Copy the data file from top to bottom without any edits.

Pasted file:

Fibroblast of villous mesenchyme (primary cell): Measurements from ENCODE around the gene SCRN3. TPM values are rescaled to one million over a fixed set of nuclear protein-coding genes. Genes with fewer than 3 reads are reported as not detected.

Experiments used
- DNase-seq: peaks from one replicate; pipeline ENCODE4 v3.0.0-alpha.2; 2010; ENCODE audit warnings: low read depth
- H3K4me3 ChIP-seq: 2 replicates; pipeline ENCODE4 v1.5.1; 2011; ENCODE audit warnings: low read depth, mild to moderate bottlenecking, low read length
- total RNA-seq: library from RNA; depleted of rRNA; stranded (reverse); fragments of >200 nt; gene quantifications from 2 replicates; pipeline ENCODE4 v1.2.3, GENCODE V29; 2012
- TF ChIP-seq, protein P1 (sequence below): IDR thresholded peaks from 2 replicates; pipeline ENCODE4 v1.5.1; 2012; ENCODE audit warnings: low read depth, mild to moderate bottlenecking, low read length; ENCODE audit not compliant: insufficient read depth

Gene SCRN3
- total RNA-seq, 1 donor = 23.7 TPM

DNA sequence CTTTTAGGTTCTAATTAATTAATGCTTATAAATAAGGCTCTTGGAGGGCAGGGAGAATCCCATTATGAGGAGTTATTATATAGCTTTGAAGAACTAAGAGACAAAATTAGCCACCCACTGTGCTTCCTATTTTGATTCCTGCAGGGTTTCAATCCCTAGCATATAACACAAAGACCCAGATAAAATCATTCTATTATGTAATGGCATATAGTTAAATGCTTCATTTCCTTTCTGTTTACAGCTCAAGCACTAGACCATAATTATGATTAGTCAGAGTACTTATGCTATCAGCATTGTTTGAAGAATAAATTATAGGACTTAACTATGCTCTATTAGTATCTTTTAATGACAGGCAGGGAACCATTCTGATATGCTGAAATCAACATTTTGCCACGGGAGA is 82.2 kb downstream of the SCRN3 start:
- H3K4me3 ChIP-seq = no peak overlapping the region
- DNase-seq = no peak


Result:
Fibroblast of villous mesenchyme (primary cell): Measurements from ENCODE around the gene SCRN3. TPM values are rescaled to one million over a fixed set of nuclear protein-coding genes. Genes with fewer than 3 reads are reported as not detected.

Experiments used
- DNase-seq: peaks from one replicate; pipeline ENCODE4 v3.0.0-alpha.2; 2010; ENCODE audit warnings: low read depth
- H3K4me3 ChIP-seq: 2 replicates; pipeline ENCODE4 v1.5.1; 2011; ENCODE audit warnings: low read depth, mild to moderate bottlenecking, low read length
- total RNA-seq: library from RNA; depleted of rRNA; stranded (reverse); fragments of >200 nt; gene quantifications from 2 replicates; pipeline ENCODE4 v1.2.3, GENCODE V29; 2012
- TF ChIP-seq, protein P1 (sequence below): IDR thresholded peaks from 2 replicates; pipeline ENCODE4 v1.5.1; 2012; ENCODE audit warnings: low read depth, mild to moderate bottlenecking, low read length; ENCODE audit not compliant: insufficient read depth

Gene SCRN3
- total RNA-seq, 1 donor = 23.7 TPM

DNA sequence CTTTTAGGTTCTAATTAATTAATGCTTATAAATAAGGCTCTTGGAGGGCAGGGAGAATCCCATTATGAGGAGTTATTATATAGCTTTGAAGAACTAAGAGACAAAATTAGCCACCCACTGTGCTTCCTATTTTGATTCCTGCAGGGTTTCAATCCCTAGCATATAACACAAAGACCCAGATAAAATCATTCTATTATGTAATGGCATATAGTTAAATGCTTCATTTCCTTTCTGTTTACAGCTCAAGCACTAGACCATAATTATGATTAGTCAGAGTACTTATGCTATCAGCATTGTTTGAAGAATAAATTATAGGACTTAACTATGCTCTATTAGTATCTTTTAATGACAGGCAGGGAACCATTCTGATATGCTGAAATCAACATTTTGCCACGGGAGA is 82.2 kb downstream of the SCRN3 start:
- H3K4me3 ChIP-seq = no peak overlapping the region
- DNase-seq = no peak